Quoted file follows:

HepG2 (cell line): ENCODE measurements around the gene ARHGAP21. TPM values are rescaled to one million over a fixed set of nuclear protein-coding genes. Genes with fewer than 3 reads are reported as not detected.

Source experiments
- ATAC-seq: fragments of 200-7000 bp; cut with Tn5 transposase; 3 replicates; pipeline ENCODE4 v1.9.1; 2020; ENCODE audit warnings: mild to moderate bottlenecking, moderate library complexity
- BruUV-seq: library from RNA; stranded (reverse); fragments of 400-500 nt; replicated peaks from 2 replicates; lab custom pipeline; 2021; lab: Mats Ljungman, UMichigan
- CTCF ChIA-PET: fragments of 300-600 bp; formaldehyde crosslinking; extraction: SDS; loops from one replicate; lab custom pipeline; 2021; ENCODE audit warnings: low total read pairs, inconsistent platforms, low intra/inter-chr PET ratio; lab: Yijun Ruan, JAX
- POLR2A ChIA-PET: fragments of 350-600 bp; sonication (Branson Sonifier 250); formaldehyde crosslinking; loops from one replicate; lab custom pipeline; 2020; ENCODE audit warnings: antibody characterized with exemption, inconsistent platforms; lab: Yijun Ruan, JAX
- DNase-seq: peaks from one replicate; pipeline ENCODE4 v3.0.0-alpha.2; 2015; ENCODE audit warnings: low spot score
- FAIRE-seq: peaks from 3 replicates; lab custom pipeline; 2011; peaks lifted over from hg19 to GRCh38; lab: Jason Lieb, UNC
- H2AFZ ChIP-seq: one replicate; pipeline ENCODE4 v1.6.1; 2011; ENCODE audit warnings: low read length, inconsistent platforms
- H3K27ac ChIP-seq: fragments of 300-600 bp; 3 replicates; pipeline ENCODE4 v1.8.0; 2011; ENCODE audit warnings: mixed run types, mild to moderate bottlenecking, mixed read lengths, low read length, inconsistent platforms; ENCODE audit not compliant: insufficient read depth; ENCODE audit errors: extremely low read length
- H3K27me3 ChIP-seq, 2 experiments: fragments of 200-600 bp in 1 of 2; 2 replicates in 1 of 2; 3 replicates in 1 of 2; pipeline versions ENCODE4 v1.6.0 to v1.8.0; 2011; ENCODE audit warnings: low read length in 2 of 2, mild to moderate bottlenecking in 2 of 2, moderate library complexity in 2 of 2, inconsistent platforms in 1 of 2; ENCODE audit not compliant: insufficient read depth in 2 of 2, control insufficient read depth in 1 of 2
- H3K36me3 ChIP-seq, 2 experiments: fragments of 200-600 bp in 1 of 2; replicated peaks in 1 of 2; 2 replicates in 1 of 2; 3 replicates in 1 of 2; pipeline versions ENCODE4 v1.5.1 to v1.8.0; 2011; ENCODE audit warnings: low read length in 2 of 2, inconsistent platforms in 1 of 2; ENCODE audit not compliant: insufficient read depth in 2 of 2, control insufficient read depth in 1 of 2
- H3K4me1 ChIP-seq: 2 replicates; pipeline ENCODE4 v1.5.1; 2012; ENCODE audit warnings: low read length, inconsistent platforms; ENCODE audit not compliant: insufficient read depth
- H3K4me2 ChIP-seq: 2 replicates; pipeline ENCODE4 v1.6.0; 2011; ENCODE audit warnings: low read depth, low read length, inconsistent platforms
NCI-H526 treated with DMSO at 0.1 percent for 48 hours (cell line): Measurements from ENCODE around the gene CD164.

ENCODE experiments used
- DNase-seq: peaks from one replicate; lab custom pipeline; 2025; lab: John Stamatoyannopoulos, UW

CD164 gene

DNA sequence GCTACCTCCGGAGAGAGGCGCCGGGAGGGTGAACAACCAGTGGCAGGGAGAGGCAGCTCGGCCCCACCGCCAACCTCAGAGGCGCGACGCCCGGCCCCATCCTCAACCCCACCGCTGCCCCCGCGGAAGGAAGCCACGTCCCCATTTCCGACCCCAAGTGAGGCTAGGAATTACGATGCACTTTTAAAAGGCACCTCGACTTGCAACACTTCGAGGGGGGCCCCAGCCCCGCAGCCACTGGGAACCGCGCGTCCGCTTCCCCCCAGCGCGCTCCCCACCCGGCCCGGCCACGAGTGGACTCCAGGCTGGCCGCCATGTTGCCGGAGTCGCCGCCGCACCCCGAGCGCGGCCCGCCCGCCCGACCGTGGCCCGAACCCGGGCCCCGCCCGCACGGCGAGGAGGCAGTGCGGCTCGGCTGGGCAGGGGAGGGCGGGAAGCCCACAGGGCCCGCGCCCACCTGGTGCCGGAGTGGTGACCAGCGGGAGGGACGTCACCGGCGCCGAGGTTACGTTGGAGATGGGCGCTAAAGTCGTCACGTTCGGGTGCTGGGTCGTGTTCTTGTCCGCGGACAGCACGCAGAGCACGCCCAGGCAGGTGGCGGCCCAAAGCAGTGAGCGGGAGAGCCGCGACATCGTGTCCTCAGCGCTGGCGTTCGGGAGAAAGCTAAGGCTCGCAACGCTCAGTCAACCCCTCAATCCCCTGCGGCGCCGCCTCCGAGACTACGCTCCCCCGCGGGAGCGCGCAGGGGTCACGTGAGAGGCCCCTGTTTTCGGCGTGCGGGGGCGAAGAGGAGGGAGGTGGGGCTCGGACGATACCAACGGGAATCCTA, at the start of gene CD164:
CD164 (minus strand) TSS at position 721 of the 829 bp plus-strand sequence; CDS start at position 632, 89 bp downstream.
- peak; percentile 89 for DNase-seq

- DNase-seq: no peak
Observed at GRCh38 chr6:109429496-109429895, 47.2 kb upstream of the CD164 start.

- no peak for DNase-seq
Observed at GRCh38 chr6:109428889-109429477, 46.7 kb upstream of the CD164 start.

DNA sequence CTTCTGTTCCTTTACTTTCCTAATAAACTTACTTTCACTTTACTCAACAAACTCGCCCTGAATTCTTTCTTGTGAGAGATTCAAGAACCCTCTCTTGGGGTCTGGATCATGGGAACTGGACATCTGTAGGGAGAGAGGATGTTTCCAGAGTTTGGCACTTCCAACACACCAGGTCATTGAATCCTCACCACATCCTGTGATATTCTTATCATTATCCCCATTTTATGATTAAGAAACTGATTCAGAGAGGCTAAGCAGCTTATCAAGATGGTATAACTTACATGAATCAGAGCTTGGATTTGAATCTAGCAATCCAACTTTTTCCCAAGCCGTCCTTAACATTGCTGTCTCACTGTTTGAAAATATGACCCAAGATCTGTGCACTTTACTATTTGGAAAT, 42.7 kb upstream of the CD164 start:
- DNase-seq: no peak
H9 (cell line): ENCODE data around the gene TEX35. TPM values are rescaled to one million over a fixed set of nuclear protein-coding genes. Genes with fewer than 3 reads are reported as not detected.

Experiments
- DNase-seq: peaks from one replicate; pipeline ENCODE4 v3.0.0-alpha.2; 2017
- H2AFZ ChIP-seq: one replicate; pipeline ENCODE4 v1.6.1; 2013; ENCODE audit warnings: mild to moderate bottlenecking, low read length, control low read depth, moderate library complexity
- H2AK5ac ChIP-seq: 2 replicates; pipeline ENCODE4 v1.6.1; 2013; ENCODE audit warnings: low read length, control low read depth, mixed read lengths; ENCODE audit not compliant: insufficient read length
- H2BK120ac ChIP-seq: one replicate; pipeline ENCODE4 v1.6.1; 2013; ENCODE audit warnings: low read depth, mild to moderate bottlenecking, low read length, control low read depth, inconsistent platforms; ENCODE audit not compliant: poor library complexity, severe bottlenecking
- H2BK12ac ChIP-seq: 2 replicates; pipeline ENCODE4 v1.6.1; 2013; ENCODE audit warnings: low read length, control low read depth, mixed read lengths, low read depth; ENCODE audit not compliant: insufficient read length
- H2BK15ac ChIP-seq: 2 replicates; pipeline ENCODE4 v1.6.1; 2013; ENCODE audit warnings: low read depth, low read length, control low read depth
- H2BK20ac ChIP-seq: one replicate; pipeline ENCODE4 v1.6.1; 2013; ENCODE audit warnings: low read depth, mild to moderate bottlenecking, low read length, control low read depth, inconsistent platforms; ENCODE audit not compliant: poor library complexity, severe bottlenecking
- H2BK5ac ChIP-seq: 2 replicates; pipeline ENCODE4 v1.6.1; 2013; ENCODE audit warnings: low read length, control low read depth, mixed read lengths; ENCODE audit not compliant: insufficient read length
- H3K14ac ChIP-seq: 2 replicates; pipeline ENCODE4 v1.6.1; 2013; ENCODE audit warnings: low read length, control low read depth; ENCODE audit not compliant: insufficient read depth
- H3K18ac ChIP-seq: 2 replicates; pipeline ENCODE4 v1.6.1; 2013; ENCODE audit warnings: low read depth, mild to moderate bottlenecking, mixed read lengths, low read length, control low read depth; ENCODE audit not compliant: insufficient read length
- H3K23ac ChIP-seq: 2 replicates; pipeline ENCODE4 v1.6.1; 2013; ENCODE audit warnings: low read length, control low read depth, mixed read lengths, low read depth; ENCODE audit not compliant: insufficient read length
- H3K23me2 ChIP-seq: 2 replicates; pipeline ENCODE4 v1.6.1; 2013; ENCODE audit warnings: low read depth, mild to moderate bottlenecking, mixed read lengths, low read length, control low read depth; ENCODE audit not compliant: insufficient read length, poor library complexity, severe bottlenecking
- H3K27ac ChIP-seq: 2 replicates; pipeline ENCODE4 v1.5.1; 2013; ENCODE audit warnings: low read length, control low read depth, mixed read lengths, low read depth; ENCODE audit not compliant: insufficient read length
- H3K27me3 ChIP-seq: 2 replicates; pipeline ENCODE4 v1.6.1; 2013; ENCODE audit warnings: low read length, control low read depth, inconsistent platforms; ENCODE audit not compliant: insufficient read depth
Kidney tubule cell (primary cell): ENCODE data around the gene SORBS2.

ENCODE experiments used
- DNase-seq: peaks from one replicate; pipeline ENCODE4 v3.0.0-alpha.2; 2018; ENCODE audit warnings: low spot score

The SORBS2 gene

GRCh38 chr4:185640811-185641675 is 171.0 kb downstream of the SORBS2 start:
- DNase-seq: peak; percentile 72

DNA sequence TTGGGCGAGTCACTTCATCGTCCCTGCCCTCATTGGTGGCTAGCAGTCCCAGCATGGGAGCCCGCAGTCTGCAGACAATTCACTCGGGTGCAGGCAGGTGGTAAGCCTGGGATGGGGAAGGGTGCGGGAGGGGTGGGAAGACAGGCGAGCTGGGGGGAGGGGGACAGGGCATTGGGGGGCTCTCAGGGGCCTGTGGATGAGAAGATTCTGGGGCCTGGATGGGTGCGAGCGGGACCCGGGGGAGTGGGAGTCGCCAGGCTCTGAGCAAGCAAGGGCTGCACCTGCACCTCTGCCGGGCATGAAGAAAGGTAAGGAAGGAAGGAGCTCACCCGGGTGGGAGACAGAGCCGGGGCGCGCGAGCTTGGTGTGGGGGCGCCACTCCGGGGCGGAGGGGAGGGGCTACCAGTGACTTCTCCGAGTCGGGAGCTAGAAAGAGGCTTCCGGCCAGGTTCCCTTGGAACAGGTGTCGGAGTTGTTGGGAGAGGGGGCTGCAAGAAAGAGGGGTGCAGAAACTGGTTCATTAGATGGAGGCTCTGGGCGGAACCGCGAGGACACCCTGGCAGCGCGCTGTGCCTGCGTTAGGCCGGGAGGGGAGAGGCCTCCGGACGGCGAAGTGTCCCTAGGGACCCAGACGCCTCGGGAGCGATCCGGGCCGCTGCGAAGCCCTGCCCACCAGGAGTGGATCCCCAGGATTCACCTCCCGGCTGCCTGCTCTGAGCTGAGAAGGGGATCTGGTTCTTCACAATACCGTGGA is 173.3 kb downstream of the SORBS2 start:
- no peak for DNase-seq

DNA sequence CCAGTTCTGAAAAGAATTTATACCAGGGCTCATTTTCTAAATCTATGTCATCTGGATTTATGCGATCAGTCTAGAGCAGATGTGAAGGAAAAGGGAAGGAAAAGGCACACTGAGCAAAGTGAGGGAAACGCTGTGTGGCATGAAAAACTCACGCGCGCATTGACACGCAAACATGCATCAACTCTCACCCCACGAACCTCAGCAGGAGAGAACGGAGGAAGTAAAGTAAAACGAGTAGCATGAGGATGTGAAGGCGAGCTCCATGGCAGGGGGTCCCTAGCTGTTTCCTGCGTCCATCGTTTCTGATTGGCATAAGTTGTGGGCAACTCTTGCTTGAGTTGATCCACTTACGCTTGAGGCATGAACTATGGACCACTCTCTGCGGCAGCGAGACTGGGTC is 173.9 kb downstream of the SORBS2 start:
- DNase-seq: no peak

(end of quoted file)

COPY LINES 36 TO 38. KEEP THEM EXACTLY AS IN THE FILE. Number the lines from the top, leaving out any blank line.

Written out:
- H2BK20ac ChIP-seq: one replicate; pipeline ENCODE4 v1.6.1; 2013; ENCODE audit warnings: low read depth, mild to moderate bottlenecking, low read length, control low read depth, inconsistent platforms; ENCODE audit not compliant: poor library complexity, severe bottlenecking
- H2BK5ac ChIP-seq: 2 replicates; pipeline ENCODE4 v1.6.1; 2013; ENCODE audit warnings: low read length, control low read depth, mixed read lengths; ENCODE audit not compliant: insufficient read length
- H3K14ac ChIP-seq: 2 replicates; pipeline ENCODE4 v1.6.1; 2013; ENCODE audit warnings: low read length, control low read depth; ENCODE audit not compliant: insufficient read depth